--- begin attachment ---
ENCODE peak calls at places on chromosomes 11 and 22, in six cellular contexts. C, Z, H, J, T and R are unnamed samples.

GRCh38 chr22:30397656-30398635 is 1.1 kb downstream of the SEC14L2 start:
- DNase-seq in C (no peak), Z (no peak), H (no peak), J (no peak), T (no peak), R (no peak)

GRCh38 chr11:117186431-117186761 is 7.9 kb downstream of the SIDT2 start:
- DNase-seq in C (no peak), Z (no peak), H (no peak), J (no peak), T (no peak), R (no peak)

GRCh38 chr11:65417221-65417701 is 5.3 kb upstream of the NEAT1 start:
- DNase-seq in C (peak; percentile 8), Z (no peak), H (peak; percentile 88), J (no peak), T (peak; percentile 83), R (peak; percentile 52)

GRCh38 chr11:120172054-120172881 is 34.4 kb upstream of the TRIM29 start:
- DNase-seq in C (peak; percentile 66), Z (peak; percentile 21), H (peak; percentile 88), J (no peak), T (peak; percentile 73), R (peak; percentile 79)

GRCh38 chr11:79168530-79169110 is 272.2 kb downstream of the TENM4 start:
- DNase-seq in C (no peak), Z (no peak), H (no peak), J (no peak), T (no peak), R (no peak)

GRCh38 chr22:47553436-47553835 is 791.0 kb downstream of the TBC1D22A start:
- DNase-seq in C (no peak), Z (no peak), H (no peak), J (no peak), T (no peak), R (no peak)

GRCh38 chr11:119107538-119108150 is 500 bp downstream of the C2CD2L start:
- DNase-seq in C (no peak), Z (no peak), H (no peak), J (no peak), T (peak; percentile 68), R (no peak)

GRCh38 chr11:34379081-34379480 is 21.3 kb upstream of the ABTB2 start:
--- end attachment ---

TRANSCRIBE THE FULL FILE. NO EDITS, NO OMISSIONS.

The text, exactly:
ENCODE peak calls at places on chromosomes 11 and 22, in six cellular contexts. C, Z, H, J, T and R are unnamed samples.

GRCh38 chr22:30397656-30398635 is 1.1 kb downstream of the SEC14L2 start:
- DNase-seq in C (no peak), Z (no peak), H (no peak), J (no peak), T (no peak), R (no peak)

GRCh38 chr11:117186431-117186761 is 7.9 kb downstream of the SIDT2 start:
- DNase-seq in C (no peak), Z (no peak), H (no peak), J (no peak), T (no peak), R (no peak)

GRCh38 chr11:65417221-65417701 is 5.3 kb upstream of the NEAT1 start:
- DNase-seq in C (peak; percentile 8), Z (no peak), H (peak; percentile 88), J (no peak), T (peak; percentile 83), R (peak; percentile 52)

GRCh38 chr11:120172054-120172881 is 34.4 kb upstream of the TRIM29 start:
- DNase-seq in C (peak; percentile 66), Z (peak; percentile 21), H (peak; percentile 88), J (no peak), T (peak; percentile 73), R (peak; percentile 79)

GRCh38 chr11:79168530-79169110 is 272.2 kb downstream of the TENM4 start:
- DNase-seq in C (no peak), Z (no peak), H (no peak), J (no peak), T (no peak), R (no peak)

GRCh38 chr22:47553436-47553835 is 791.0 kb downstream of the TBC1D22A start:
- DNase-seq in C (no peak), Z (no peak), H (no peak), J (no peak), T (no peak), R (no peak)

GRCh38 chr11:119107538-119108150 is 500 bp downstream of the C2CD2L start:
- DNase-seq in C (no peak), Z (no peak), H (no peak), J (no peak), T (peak; percentile 68), R (no peak)

GRCh38 chr11:34379081-34379480 is 21.3 kb upstream of the ABTB2 start: